March 2003. Newport to Abergavenny, Gwent. A new cycleway that has come to light following the re-issue of Landranger maps 161 and 171 is National Cycle Network Route 46 from Newport to Abergavenny. This incorporates five miles of converted trackbed, namely the whole of the former GWR Pontypool (Trevethin Junction) to Abersychan & Talywain line (including Cwmnantddu Viaduct), and the southern end of the LNWR Brynmawr to Abersychan & Talywain branch. These two lines, closed to passengers in 1941 and to all traffic in 1980, made an end-on junction at Abersychan & Talywain. NCN 46 also includes a two mile stretch of the former Monmouthshire Railway & Canal Company line between Newport Mill Street and Pontypool Crane Street. (Ralph Rawlinson)

March 2003. Wetherby to Walton, West Yorkshire. A new railway path of 1½ miles between Wetherby and Walton should now be open. (Sustrans Ltd)

March 2003. Kirklees, West Yorkshire. A new railway path of 2 miles has been opened from Leeds Road, Deighton, to Huddersfield. The route, which passes near Deighton Railway and two local schools, has been developed by Kirklees Council and will be integrated into the National Cycle Network on completion of a link to Dewsbury. (Sustrans Ltd)

March 2003. Doncaster, South Yorkshire. A new 3 mile route between Bentley Doncaster and Highfields Country Park has been opened at a cost of £180,000. The route avoids the Great North Road by using the former Brodsworth mineral line to link with the Trans Pennine Trail at Scawthorpe. The project included the acquisition of Castle Hills, a protected Norman earthwork, for care and maintenance. Local farmer Robert Smith supported the proposal and is delighted to see so many family cyclists using the route. (Sustrans Ltd)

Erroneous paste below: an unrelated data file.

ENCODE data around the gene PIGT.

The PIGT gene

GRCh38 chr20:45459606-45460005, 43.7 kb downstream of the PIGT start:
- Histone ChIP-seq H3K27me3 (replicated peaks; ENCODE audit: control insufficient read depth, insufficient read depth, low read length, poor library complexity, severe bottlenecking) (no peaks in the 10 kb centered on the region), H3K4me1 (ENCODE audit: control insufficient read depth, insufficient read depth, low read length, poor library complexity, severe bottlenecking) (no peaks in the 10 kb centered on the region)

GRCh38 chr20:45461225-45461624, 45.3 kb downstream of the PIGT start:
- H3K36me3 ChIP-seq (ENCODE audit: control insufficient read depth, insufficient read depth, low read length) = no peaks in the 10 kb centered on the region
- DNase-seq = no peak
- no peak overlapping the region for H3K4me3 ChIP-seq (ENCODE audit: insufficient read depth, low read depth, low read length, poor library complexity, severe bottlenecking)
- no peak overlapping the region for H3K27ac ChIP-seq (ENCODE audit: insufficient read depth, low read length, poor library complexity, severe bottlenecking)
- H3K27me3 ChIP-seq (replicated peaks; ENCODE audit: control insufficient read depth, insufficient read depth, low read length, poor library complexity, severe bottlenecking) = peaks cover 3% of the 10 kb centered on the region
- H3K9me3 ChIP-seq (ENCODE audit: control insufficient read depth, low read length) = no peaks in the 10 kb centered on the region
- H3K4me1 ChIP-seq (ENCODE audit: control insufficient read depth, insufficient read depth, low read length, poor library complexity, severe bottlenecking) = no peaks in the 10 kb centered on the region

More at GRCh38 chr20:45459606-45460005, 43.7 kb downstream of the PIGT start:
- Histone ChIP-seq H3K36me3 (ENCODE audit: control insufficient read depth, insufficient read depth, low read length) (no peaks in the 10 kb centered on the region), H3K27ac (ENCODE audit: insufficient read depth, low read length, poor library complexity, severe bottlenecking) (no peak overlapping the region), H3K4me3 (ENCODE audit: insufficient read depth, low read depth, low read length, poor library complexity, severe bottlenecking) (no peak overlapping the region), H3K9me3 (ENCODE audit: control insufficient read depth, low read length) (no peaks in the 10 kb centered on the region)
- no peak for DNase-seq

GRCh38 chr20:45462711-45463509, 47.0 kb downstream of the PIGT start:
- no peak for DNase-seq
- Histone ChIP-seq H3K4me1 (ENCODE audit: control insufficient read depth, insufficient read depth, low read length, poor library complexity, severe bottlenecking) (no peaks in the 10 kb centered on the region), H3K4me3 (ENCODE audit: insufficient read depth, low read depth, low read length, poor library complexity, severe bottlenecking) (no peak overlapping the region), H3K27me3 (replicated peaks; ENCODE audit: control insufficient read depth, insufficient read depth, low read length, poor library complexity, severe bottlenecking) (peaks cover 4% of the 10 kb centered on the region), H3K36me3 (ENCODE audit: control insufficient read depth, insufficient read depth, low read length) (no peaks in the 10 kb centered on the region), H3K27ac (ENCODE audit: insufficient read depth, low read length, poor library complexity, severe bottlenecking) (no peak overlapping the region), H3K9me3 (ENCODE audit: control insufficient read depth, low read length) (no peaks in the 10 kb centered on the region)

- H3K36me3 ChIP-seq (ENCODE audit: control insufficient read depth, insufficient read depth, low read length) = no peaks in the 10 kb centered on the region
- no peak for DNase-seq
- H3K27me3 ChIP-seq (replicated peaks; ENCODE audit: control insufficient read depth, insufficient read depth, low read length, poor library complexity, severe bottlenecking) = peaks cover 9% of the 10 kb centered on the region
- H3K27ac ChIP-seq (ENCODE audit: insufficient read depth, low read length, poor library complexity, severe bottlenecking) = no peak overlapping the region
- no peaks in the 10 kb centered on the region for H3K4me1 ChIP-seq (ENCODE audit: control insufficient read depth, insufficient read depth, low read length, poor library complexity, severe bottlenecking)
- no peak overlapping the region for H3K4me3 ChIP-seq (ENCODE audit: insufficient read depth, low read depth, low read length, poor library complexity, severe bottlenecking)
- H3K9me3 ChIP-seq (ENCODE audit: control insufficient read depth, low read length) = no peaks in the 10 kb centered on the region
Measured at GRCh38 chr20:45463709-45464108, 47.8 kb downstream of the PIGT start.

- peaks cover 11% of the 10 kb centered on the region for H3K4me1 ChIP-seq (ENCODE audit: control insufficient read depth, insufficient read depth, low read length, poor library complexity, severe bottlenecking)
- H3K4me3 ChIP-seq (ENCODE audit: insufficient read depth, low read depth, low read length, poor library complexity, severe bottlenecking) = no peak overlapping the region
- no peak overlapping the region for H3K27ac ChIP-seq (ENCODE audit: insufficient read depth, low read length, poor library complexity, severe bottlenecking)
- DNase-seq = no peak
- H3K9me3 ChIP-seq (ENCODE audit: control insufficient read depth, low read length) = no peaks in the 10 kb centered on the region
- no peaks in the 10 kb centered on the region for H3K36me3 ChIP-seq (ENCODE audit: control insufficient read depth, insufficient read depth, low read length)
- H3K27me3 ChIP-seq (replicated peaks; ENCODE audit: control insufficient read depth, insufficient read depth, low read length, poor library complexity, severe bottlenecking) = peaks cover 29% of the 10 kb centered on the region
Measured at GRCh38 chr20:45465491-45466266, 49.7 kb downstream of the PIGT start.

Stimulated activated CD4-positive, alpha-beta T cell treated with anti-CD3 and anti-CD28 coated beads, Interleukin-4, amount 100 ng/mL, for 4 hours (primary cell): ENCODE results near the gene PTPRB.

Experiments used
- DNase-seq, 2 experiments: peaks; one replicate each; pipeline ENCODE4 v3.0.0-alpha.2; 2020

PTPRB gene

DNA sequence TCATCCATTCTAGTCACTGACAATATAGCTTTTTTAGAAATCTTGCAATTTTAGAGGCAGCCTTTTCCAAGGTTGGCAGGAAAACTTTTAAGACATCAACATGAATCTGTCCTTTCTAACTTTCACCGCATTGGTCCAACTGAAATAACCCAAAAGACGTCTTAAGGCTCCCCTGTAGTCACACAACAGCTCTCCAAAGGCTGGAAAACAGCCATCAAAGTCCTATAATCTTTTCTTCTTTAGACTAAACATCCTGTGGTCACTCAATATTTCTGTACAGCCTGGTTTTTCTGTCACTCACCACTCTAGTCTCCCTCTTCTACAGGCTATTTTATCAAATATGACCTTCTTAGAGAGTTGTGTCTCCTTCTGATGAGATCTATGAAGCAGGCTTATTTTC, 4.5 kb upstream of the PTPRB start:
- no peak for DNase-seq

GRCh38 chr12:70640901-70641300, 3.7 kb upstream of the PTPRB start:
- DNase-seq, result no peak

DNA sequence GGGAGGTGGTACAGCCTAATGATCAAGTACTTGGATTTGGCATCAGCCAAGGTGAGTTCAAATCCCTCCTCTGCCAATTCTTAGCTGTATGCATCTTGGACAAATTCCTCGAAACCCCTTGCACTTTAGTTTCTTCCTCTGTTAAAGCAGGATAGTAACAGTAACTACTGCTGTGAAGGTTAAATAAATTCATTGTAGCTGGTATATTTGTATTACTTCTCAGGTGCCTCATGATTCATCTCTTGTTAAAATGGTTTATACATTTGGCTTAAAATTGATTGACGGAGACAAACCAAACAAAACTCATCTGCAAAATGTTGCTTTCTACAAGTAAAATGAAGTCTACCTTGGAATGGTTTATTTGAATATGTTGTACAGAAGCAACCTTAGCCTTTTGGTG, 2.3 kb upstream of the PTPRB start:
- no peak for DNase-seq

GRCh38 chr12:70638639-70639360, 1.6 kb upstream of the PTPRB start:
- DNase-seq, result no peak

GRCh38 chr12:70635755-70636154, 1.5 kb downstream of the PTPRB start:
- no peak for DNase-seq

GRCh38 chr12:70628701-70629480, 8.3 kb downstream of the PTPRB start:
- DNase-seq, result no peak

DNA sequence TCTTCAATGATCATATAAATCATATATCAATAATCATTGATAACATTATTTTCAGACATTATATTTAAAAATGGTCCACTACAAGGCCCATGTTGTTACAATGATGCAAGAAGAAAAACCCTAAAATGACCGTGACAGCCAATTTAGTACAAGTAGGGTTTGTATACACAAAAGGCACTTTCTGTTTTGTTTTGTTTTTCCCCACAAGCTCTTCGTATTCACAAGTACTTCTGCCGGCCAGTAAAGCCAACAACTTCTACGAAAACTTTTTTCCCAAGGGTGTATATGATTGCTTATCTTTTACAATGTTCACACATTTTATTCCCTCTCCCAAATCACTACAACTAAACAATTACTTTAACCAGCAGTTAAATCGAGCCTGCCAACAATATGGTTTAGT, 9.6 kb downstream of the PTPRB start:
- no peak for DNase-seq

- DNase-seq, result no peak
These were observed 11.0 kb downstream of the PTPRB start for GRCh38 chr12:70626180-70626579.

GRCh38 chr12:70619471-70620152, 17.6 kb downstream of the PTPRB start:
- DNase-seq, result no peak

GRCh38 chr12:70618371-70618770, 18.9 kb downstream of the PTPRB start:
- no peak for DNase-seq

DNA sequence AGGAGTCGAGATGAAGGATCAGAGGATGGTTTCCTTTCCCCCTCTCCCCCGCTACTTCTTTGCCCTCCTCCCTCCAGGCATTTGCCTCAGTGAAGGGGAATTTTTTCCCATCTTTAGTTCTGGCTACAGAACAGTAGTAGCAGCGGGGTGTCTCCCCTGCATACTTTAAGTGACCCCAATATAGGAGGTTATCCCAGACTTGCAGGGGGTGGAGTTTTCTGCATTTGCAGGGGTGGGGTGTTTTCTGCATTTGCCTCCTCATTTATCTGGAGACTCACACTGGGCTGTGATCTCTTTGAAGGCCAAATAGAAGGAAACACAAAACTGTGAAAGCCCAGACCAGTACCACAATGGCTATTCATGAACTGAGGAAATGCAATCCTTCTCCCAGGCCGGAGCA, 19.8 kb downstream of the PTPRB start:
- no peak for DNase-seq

March 2003. Abercynon to Merthyr Tydfil, Mid Glamorgan. Plans are well in hand to celebrate the bi-centenary of the pioneering run of Richard Trevithick’s steam locomotive along the Pennydarren Tramroad in 1804. The first 2½ miles of the tramroad form part of the Taff Trail, and, if Merthyr Tydfil Borough Council can secure funding, the remaining sections north of Pontygwaith Bridge will be developed into a trail, with the narrow bore Plymouth Tunnel restored and re-opened. (Ralph Rawlinson)

March 2003. Queensbury to Cullingworth, West Yorkshire. A proposal has been made to turn this route into a new railway path and cycle trail, and Bradford Council has rejected an application from a waste disposal company to continue dumping waste in its cuttings. If successful, this 5¼ mile route would be known as ‘The Great Northern Rail Trail’. It includes viaducts at Pinch Beck, Hewenden and Cullingworth. (Michael Steptoe and Ralph Rawlinson)